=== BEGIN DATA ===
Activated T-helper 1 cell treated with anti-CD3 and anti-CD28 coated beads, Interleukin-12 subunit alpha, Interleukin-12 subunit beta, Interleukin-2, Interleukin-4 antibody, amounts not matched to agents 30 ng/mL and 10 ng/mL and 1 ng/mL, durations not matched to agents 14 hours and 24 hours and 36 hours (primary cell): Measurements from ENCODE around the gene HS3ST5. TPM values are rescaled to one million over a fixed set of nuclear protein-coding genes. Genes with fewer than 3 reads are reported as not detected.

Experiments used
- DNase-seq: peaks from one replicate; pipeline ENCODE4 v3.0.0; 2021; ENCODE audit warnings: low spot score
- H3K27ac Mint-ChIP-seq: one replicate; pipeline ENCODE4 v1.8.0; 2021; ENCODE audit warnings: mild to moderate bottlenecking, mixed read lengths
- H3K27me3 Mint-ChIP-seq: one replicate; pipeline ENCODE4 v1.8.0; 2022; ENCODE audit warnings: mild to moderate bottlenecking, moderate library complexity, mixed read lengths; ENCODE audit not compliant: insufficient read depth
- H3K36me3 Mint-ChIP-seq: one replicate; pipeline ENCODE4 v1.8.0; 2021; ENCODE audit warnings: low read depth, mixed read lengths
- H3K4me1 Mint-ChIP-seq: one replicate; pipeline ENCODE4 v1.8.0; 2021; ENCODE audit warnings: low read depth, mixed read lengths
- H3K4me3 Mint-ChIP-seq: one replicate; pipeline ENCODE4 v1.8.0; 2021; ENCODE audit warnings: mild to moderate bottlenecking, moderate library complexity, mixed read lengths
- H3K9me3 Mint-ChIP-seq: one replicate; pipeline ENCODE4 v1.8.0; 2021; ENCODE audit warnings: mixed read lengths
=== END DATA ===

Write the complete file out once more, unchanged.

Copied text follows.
Activated T-helper 1 cell treated with anti-CD3 and anti-CD28 coated beads, Interleukin-12 subunit alpha, Interleukin-12 subunit beta, Interleukin-2, Interleukin-4 antibody, amounts not matched to agents 30 ng/mL and 10 ng/mL and 1 ng/mL, durations not matched to agents 14 hours and 24 hours and 36 hours (primary cell): Measurements from ENCODE around the gene HS3ST5. TPM values are rescaled to one million over a fixed set of nuclear protein-coding genes. Genes with fewer than 3 reads are reported as not detected.

Experiments used
- DNase-seq: peaks from one replicate; pipeline ENCODE4 v3.0.0; 2021; ENCODE audit warnings: low spot score
- H3K27ac Mint-ChIP-seq: one replicate; pipeline ENCODE4 v1.8.0; 2021; ENCODE audit warnings: mild to moderate bottlenecking, mixed read lengths
- H3K27me3 Mint-ChIP-seq: one replicate; pipeline ENCODE4 v1.8.0; 2022; ENCODE audit warnings: mild to moderate bottlenecking, moderate library complexity, mixed read lengths; ENCODE audit not compliant: insufficient read depth
- H3K36me3 Mint-ChIP-seq: one replicate; pipeline ENCODE4 v1.8.0; 2021; ENCODE audit warnings: low read depth, mixed read lengths
- H3K4me1 Mint-ChIP-seq: one replicate; pipeline ENCODE4 v1.8.0; 2021; ENCODE audit warnings: low read depth, mixed read lengths
- H3K4me3 Mint-ChIP-seq: one replicate; pipeline ENCODE4 v1.8.0; 2021; ENCODE audit warnings: mild to moderate bottlenecking, moderate library complexity, mixed read lengths
- H3K9me3 Mint-ChIP-seq: one replicate; pipeline ENCODE4 v1.8.0; 2021; ENCODE audit warnings: mixed read lengths